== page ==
KLM adopts new landing position (amended)
NETHERLANDS - The €3.9bn pension fund for KLM's ground staff is acting like many other Dutch pension funds and anticipates it will only need to raise contributions to recover from its shortfall.
The Stichting Algemeen Pensioenfonds KLM reckons it should restore its cover ratio to the minimum required level of 105% within a year by raising contributions by 4.9% to 27.9% of an individual's salary.
The scheme's funding ratio has been somewhat volatile as it had held at 107.5% at to the end of 2008 but subsequently dropped to 102.8% during February and March, and rose again to 108% last week, said fund officials.
As a consequence of this fluctuation prior to April, the pension fund had to submit a short-term recovery plan to pensions regulator De Nederlandsche Bank, alongside a long-term plan.
That said, the scheme stressed that the measures proposed in its short-term recovery plan should also fit perfectly within those of its long-term recovery plan, which is projected to be met within eleven years.
The KLM scheme is assuming it will see a 5.2% return on investments this year along with indexation of 3% and 2% respectively for active and non-active participants.
The pension fund said its shortfall had been caused largely through a decrease in long-term interest rates.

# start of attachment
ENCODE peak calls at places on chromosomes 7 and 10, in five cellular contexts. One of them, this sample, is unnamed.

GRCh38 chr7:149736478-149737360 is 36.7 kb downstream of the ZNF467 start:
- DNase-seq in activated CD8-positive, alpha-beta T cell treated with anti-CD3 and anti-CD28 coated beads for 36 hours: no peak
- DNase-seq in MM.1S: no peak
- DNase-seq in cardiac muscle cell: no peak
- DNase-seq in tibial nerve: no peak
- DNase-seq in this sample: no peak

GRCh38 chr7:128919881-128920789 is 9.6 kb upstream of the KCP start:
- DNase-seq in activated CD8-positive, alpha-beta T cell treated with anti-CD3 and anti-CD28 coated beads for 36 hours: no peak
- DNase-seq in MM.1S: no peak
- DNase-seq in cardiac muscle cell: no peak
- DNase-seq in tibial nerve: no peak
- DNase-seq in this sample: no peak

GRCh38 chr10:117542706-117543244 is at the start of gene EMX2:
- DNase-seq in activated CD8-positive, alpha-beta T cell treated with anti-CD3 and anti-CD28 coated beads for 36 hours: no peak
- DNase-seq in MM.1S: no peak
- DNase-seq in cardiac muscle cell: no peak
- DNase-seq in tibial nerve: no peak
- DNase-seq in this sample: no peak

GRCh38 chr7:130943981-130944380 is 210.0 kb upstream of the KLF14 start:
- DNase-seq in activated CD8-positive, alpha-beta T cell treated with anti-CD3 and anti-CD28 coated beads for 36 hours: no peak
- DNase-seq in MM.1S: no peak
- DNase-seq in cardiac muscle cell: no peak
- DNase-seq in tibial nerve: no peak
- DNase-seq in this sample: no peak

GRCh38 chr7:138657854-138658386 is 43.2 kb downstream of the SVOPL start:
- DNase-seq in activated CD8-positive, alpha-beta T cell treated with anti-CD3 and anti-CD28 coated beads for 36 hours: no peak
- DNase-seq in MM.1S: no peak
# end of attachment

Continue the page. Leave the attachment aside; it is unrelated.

However, both a drop in the equity markets alongside disappointing returns on inflation-linked bonds - because of decreasing inflation - have also contributed to the shortfall, according to officials at the KLM scheme.
The board decided not to rebalance its asset mix during the first two months of this year, and also refrained from buying equity and property at the expense of fixed income investments, they added.
The KLM scheme had 61.2% of its assets allocated to fixed income and 37.4% to equity at the end of the first quarter while its allocation to property and liquid assets was 7.7% and -6.3% respectively, said a spokeswoman for the fund. The negative allocation to liquid assets contains, among other things, the unrealised gain on the currency hedging contracts, and which reflects the appreciation of foreign currencies to the euro.
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